If you want a race with a fantastic after party, the Baltimore Running Festival does it right. Taking over parking lots at M&T Bank Stadium makes for a perfect post-race tailgate. An awesome band for live music, tons of food trucks and tents, moon bounce and other fun kid games, plenty of porta-pots (though not necessarily with TP!) and even rows of long tables where runners could pick crabs in true Maryland style–this plus more made up the finish area for 5k, 13.1 and 26.2 finishers. I was among the crowd in a form rare for me–as a spectator.
Since I withdrew from the Steamtown Marathon, I had loosely debated running the Baltimore half marathon until my senses came over me and I realized I wouldn’t be quite ready for 13.1 miles. So the next best thing was to be there to cheer for friends running the half and full marathon. My husband, son and I scored VIP passes plus a parking pass so that we could be right at the finish line. After about eight tries navigating traffic and different street closures, we made it to the VIP parking area minutes before our friends were predicted to be crossing the finish. The runner tracking I’d signed up for gave me their paces and estimated finish time around halfway through the race but there wasn’t anything beyond the halfway point so we waited in anticipation to see them cross the finish line.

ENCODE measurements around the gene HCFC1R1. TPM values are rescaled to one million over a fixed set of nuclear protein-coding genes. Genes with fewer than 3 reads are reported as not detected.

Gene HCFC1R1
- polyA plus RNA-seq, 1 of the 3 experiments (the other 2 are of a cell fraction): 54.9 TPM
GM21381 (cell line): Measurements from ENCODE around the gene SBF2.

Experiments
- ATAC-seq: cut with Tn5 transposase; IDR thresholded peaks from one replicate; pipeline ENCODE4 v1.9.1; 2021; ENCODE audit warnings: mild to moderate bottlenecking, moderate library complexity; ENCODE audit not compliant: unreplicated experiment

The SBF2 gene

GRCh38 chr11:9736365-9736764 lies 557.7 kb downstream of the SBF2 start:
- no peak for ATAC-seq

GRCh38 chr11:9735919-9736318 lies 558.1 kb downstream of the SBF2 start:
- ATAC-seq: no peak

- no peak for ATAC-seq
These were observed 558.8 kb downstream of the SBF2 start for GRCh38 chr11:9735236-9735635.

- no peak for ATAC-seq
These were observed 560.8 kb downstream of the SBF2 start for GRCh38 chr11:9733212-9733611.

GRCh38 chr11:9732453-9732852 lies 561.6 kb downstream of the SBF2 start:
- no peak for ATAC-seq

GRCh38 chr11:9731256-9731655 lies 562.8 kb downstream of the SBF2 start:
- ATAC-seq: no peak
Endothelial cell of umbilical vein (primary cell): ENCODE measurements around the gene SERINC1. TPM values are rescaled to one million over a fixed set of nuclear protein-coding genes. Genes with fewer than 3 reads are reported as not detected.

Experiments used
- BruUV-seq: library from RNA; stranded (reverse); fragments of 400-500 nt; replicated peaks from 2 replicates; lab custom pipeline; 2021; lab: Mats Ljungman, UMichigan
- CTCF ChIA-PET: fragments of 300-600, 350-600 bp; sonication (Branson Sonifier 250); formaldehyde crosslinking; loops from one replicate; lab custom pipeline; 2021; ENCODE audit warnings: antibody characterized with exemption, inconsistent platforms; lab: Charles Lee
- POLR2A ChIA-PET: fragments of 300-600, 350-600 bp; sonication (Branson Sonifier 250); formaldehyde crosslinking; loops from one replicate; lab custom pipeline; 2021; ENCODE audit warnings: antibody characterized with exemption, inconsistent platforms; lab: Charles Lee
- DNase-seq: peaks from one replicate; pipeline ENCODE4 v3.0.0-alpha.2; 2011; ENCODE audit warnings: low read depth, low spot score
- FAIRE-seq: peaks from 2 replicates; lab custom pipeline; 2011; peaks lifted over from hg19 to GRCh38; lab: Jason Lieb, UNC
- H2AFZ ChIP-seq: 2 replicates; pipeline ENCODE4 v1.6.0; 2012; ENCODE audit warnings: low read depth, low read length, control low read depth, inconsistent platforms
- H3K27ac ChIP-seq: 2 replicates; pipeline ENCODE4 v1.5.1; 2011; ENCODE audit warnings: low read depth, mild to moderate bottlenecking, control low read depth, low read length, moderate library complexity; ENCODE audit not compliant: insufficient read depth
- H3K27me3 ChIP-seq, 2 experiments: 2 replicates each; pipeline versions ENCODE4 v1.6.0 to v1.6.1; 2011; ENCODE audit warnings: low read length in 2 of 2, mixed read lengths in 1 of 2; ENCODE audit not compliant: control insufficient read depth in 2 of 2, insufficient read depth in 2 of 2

Finish Line Emotions
Watching the finish of a race might have been more emotional than if I had been running myself. I made it through a few cheers and ‘whoops’ before I started welling up and biting back tears. Runners are literally every shape, size, color, age, experience level and walk of life. It is so inspiring to see runners at the end of their race. Their faces show determination, hard work, relief, pain, pride, excitement, sweat and grit. There were a few teams of Athletes Serving Athletes that we got to see finish which is definitely an emotional moment; ASAs are runners who selflessly race to help other athletes complete a distance and cross the finish line when they can no longer run themselves.
As I went through my emotional ups and downs cheering for total strangers and the two people we knew racing, I think I (almost) got over the fact that I wasn’t racing myself. It felt rewarding enough to be among so many runners reaching their goal and hitting that amazing moment of crossing the finish line that I think I vicariously lived through them for that moment.